Another entertaining action-adventure installment, albeit one with a few too many plot strands.



From the Red Hand Adventures series , Vol. 3

In O’Neill’s (Wrath of the Caid, 2014, etc.) third volume of his YA Red Hand Adventures series, the Moroccan resistance prepares to battle a power-hungry warlord who’s allied himself with the French army.

Tough orphan Tariq has already helped Australian adventurer and hot air balloonist Melbourne Jack obtain the secret diary of Alexander the Great. Now Jack wants to return the favor and help Tariq and his friends plan their final showdown with the evil Caid Ali Tamzali, a warlord who won’t stop until he’s become the sultan of Morocco. The Caid has made a deal with the French Foreign Legion in order to take advantage of its superior numbers and weaponry. Jack tells Tariq the legend of the Red Hand Scrolls—powerful revelations that have only been secretly shared with a few trusted scholars. Deep in the jungle of Ceylon, someone evil is using the scrolls to plant seeds of conflict, which will grow into the biggest battle that the world has ever seen. Meanwhile, English preteen Margaret has discovered that her father, Col. Charles Owen, is being held in Marseilles as an accused pirate, and back in London, her mother, Louise, is risking everything to clear his name. O’Neill takes his usual mixture of high-stakes action, intricate historical detail and complex character back story and cranks it up an extra notch. But although the previous two books merely verged on overwhelming, this one definitely feels bloated. By the time the book relates the life stories of the mysterious Foster Crowe, who runs the circus that raised Jack; and Inez, Margaret’s French schoolmate, readers may be tired of meeting new people and ready to get on with the story. The long-awaited showdown between the resistance and the Caid’s forces manages to live up to lofty expectations. However, instead of ending on that note, O’Neill begins new storylines related to pre–World War I unrest. This feels somewhat anticlimactic after the big battle, but it may lead to an exciting, educational next book in the series.

Another entertaining action-adventure installment, albeit one with a few too many plot strands.

Pub Date: April 25, 2015

ISBN: 978-0985196981

Page Count: 372

Publisher: Black Ship Publishing

Review Posted Online: Jan. 25, 2015

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A brisk, buffed-up finish threaded with inner and outer, not to mention sartorial, changes.


From the Trials of Apollo series , Vol. 5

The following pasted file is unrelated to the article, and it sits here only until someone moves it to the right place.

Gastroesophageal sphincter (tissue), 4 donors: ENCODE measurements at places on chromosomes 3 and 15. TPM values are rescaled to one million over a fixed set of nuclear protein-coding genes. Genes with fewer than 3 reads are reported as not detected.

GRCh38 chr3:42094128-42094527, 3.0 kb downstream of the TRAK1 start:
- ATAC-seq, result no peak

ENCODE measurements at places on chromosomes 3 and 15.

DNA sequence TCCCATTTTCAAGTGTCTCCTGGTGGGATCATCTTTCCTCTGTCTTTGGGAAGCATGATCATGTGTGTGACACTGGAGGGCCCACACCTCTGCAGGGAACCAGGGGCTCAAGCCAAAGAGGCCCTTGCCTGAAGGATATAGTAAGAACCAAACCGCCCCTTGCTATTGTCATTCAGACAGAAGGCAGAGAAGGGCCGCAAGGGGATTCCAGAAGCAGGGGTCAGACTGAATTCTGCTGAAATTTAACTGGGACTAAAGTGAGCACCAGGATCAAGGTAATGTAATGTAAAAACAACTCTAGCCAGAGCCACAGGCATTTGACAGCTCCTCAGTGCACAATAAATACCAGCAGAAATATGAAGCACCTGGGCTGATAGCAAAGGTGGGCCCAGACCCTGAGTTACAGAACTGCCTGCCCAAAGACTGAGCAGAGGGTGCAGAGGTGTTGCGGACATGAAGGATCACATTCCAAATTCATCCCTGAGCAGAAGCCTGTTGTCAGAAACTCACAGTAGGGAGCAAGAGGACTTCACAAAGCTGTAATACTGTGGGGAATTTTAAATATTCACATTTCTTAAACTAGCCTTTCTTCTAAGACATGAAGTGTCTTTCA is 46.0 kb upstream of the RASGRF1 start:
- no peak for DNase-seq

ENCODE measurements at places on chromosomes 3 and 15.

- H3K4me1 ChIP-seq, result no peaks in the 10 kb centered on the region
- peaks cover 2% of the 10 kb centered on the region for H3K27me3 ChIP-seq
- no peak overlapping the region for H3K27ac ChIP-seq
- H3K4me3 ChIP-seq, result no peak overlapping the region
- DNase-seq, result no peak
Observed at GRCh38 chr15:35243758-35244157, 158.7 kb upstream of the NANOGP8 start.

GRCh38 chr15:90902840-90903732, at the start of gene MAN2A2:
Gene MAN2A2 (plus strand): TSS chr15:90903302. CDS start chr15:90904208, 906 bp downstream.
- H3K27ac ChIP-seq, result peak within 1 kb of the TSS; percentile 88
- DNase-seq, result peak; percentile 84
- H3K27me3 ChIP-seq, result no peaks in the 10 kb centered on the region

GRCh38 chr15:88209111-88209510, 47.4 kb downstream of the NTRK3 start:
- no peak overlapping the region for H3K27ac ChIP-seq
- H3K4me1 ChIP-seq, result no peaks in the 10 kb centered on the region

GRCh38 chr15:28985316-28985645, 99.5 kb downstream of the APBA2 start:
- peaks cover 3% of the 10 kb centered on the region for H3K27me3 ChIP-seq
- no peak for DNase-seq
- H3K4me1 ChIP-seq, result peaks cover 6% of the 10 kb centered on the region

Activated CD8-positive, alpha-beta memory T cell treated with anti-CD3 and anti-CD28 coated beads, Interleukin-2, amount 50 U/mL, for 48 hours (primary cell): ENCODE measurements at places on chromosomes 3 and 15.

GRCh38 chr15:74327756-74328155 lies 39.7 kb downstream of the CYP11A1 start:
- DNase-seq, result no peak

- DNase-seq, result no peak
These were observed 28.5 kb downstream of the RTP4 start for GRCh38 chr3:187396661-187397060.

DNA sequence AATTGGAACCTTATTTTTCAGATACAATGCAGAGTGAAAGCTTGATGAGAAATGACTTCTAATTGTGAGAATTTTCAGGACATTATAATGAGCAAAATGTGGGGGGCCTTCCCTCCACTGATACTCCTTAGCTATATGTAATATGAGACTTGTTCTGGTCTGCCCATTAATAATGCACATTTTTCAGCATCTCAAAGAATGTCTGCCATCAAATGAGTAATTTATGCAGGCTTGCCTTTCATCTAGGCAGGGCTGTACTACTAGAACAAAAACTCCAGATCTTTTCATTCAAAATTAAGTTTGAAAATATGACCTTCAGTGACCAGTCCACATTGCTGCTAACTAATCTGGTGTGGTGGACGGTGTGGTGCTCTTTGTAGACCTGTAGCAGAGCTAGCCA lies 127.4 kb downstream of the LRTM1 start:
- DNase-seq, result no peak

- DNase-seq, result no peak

In this tumultuous series closer, Apollo, transformed into a mortal teenager, takes on both a deified emperor in a luxurious Manhattan high-rise and an older adversary.

Lester/Apollo’s coast-to-coast quest reaches its climactic stage as, with help from both eager squads of fledgling demigods from Camp Half-Blood and reluctant allies from realms deep below New York, he invades the palatial lair of Emperor Nero—followed by a solo bout with another foe from a past struggle. Riordan lays on the transformation of the heedless, arrogant sun god to a repentant lover of his long-neglected semidivine offspring and of humanity in general, which has served as the series’ binding theme, thickly enough to have his humbled narrator even apologizing (twice!) to his underwear for having to change it periodically. Still, the author delivers a fast, action-driven plot with high stakes, lots of fighting, and occasional splashes of gore brightened by banter and silly bits, so readers aren’t likely to mind all the hand-wringing. He also leaves any real-life parallels to the slick, megalomaniacal, emotionally abusive Nero entirely up to readers to discern and dishes out just deserts all round, neatly tying up loose ends in a set of closing vignettes. The supporting cast is predominantly White, with passing mention of diverse representation.

A brisk, buffed-up finish threaded with inner and outer, not to mention sartorial, changes. (glossary) (Fantasy. 10-14)

Pub Date: Oct. 6, 2020

ISBN: 978-1-4847-4645-5

Page Count: 416

Publisher: Disney-Hyperion

Review Posted Online: Oct. 22, 2020

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Good fun with a monster of a cliffhanger.


From the Last Kids on Earth series , Vol. 6

The monster-fighting gang from Wakefield departs on a post-apocalyptic road trip.

In this sixth installment of the heavily illustrated, Netflix-adapted series, quirky Jack Sullivan and his friends June, Quint, and Dirk finally leave their creature-ridden town in search of the ultimate baddie, Thrull, who previously deceived them. The quartet takes their tricked-out ride (an armored RV named Bad Mama) onto the open road (with Jack’s Zombie Squad in tow) to find the Outpost, where they believe a certain monster will be able to give them the location of the evil Tower where they believe Thrull now resides. Of course, the journey is littered with all kinds of nightmarish beasts and pitfalls (including an epic water park battle and slime-dripping baby monster), but the kids persist, armed with their endless gadgets and quick thinking. As the group races toward Thrull, the action culminates with an achingly tantalizing cliffhanger; expect audible groans and vociferous demands for the next installment. Fans of this series will revel in this fast-paced escapade with its recognizable black-and-white illustrations and trademark humor. Readers new to the series or those who are only familiar with the animated show may be a bit put off by this later volume that relies heavily on its own language of monsters and weapons. Jack, June, and Dirk are light-skinned; Quint is dark-skinned.

Good fun with a monster of a cliffhanger. (Graphic fiction. 8-13)

Pub Date: Sept. 15, 2020

ISBN: 978-1-984835-34-5

Page Count: 250

Publisher: Viking

Review Posted Online: July 28, 2020

Kirkus Reviews Issue: Aug. 15, 2020

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